Gabriela Pierson Takes Her Cues from the Children
|Gabi and her kids plant
vegetables in the Peace Garden.
Some people just always know what they want to be when they grow up. (And they stick to it!) Gabriela heard her calling from a very young age. As early as middle school, with the help of her mother, she was running a summer camp. In a very close Nogales community, Gabi and her mother planned regular cooking, arts, and playful activities for a group of her younger sister’s friends.
“Becoming an early childhood educator has changed my life,” said Gabi. “I see things now through the eyes and purity of a child.”
Because Gabi had struggled to learn to read herself, she was especially interested in children who need differentiated and individualized approaches to early literacy and reading. She worked with the America Reads Program then went on to receive a dual bachelor’s degree in elementary and special education from Northern Arizona University. The education program partnered with a local elementary school, which gave her the opportunity to plan curriculum early on. Next stop was the Ocotillo Learning Center in Tucson’s Sunnyside Unified School District, where Gabi has been for the last five years.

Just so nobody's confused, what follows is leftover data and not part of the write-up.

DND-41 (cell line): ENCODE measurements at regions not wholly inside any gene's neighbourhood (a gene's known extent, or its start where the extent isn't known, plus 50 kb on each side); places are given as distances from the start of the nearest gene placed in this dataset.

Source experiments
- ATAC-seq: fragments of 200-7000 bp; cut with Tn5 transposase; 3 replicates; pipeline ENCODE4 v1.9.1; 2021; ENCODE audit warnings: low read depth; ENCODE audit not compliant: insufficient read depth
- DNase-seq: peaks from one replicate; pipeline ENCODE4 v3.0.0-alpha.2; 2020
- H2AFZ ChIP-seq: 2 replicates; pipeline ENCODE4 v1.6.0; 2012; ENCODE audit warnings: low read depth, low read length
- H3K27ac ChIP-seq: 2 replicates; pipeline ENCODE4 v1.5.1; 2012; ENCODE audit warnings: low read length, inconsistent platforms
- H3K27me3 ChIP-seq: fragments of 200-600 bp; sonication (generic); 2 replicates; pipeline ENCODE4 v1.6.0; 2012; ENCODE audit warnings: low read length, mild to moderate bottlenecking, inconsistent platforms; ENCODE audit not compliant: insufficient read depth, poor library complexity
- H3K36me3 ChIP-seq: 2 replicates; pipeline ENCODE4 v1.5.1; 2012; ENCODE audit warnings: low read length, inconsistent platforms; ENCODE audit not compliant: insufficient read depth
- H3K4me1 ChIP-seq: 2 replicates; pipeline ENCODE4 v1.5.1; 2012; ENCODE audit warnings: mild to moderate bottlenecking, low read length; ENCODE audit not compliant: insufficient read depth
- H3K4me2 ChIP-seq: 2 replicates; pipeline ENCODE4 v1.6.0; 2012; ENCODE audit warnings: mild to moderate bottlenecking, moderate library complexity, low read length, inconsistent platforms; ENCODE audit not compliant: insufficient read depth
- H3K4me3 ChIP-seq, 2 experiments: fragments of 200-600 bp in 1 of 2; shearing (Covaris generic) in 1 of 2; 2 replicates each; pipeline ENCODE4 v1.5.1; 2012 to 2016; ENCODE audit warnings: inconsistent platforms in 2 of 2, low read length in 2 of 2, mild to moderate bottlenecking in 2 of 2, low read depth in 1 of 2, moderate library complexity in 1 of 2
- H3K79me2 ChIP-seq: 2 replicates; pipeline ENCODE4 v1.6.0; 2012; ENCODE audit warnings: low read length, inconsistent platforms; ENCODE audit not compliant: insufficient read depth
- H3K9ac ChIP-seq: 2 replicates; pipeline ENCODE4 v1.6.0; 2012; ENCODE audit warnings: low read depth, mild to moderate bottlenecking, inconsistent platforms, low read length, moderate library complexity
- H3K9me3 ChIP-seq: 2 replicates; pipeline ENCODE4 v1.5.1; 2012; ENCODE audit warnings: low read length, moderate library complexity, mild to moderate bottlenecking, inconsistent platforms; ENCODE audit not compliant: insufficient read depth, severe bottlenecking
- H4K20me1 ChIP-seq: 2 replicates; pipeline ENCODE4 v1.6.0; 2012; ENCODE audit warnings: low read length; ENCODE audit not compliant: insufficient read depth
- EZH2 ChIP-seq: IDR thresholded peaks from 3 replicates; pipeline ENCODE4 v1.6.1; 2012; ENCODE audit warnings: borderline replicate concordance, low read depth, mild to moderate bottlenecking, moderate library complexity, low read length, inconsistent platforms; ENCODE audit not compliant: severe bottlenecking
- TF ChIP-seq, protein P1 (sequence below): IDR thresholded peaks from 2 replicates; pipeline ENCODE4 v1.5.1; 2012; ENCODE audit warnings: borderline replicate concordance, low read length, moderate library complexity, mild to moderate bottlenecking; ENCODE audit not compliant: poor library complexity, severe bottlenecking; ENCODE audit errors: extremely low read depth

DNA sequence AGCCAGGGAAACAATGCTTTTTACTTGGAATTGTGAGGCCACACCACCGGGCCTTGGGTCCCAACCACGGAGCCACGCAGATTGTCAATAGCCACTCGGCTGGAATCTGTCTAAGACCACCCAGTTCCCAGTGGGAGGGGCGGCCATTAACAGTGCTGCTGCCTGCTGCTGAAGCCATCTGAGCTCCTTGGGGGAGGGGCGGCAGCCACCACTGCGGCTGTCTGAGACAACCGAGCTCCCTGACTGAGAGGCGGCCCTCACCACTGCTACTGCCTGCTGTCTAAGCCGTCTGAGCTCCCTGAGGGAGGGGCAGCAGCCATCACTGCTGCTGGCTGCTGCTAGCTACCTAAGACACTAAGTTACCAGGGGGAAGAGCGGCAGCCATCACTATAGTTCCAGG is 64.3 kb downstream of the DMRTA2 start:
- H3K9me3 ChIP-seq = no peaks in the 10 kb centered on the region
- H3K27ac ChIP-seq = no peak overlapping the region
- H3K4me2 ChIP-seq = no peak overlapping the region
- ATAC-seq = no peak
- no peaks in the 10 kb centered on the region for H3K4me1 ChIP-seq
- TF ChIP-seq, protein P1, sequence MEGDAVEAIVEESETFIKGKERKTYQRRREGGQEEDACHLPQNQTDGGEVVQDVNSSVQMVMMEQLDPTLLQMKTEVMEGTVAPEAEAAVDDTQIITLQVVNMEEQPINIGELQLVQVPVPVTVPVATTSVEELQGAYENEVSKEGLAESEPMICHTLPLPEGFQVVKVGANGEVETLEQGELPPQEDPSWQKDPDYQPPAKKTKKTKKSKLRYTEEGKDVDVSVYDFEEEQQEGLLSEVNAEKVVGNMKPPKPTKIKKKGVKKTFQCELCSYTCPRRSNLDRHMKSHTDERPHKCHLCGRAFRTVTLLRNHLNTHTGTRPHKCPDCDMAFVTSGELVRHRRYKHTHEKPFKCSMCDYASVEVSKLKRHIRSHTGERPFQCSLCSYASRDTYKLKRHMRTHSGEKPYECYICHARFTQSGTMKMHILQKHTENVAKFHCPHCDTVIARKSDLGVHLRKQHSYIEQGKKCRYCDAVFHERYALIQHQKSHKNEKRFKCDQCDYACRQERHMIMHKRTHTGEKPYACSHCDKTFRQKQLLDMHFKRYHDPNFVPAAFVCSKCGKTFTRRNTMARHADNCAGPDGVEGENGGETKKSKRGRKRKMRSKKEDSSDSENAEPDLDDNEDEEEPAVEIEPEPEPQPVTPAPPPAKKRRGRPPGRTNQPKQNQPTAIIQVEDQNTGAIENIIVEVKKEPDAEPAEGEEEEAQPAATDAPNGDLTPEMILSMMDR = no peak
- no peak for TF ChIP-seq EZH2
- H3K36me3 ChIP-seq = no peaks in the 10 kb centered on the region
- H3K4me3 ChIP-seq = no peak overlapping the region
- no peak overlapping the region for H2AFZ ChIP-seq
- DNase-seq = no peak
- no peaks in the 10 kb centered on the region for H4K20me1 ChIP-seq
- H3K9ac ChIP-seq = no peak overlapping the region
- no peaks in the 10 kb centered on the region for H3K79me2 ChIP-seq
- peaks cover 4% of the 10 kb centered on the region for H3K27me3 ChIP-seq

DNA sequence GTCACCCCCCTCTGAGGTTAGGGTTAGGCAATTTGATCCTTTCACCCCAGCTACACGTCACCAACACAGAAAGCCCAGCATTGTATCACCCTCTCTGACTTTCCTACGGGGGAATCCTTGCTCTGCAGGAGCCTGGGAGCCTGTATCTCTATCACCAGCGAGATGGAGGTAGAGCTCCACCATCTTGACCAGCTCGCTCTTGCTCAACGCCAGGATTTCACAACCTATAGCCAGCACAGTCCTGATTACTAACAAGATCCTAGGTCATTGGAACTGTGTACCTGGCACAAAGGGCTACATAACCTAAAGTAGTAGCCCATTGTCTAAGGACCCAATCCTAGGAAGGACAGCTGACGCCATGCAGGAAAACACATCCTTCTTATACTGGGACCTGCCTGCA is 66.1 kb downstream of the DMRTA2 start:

|Not yet a teenager herself, Gabi
starts her first summer program.
Her most valuable education, Gabi has said, comes by way of the children themselves.
“Observing what they say and do has a profound effect on my understanding of the children and how I plan as an educator.”
Gabi is especially fond of MWFB’s Promoting Peace Through Picture Books
“If a child is not at peace with himself or herself, it’s hard for them to have the social-emotional development to reach out to others,” she said. The Peace books and activities have been powerful tools to build our classroom community and impact the social-emotional development of my 4-year-olds.”
For example, the children return to the nurturing role exemplified in “Elizabeti’s Doll,” weeks and months after the initial reading.
“If a child is not at peace with himself or herself, it’s hard for them to have the social-emotional development to reach out to others.”
‑ Gabriela Pierson